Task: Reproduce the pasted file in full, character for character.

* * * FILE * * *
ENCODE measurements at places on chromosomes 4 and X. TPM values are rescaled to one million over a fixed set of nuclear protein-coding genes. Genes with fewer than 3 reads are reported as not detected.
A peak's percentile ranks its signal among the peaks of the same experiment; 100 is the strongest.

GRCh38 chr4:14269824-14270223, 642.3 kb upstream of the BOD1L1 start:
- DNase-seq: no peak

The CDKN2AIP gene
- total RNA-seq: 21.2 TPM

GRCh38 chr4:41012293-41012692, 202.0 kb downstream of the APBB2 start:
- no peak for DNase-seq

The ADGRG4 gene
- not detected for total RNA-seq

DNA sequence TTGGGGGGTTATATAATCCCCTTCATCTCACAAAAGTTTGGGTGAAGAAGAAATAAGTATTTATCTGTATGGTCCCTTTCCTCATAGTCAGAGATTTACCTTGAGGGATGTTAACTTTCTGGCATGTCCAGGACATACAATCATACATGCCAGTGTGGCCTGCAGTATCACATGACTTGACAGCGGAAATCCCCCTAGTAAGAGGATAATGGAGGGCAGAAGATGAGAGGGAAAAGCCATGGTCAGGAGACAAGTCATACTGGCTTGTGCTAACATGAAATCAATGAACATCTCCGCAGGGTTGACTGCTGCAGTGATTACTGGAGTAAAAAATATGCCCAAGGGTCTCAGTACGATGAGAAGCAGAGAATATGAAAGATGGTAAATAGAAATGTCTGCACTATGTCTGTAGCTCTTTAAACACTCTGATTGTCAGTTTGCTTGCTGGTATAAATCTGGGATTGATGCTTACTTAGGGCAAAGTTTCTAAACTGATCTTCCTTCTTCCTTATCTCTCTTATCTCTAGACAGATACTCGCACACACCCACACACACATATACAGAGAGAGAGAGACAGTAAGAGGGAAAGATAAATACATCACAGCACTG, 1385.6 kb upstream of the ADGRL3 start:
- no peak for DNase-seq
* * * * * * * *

ENCODE measurements at places on chromosomes 4 and X. TPM values are rescaled to one million over a fixed set of nuclear protein-coding genes. Genes with fewer than 3 reads are reported as not detected.
A peak's percentile ranks its signal among the peaks of the same experiment; 100 is the strongest.

GRCh38 chr4:14269824-14270223, 642.3 kb upstream of the BOD1L1 start:
- DNase-seq: no peak

The CDKN2AIP gene
- total RNA-seq: 21.2 TPM

GRCh38 chr4:41012293-41012692, 202.0 kb downstream of the APBB2 start:
- no peak for DNase-seq

The ADGRG4 gene
- not detected for total RNA-seq

DNA sequence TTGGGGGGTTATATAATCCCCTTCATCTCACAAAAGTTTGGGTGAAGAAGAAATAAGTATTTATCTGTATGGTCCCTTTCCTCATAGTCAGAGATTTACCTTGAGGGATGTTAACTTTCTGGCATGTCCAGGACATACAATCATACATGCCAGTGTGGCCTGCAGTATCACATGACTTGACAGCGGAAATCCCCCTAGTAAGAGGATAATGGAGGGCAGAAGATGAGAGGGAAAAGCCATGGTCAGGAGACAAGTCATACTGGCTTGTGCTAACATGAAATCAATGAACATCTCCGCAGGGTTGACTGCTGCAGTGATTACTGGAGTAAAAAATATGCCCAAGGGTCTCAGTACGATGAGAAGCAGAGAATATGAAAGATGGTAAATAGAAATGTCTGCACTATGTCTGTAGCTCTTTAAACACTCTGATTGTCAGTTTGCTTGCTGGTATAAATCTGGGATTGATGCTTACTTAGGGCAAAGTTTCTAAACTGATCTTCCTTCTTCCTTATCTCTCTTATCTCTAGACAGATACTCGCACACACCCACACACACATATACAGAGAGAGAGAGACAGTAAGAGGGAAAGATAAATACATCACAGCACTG, 1385.6 kb upstream of the ADGRL3 start:
- no peak for DNase-seq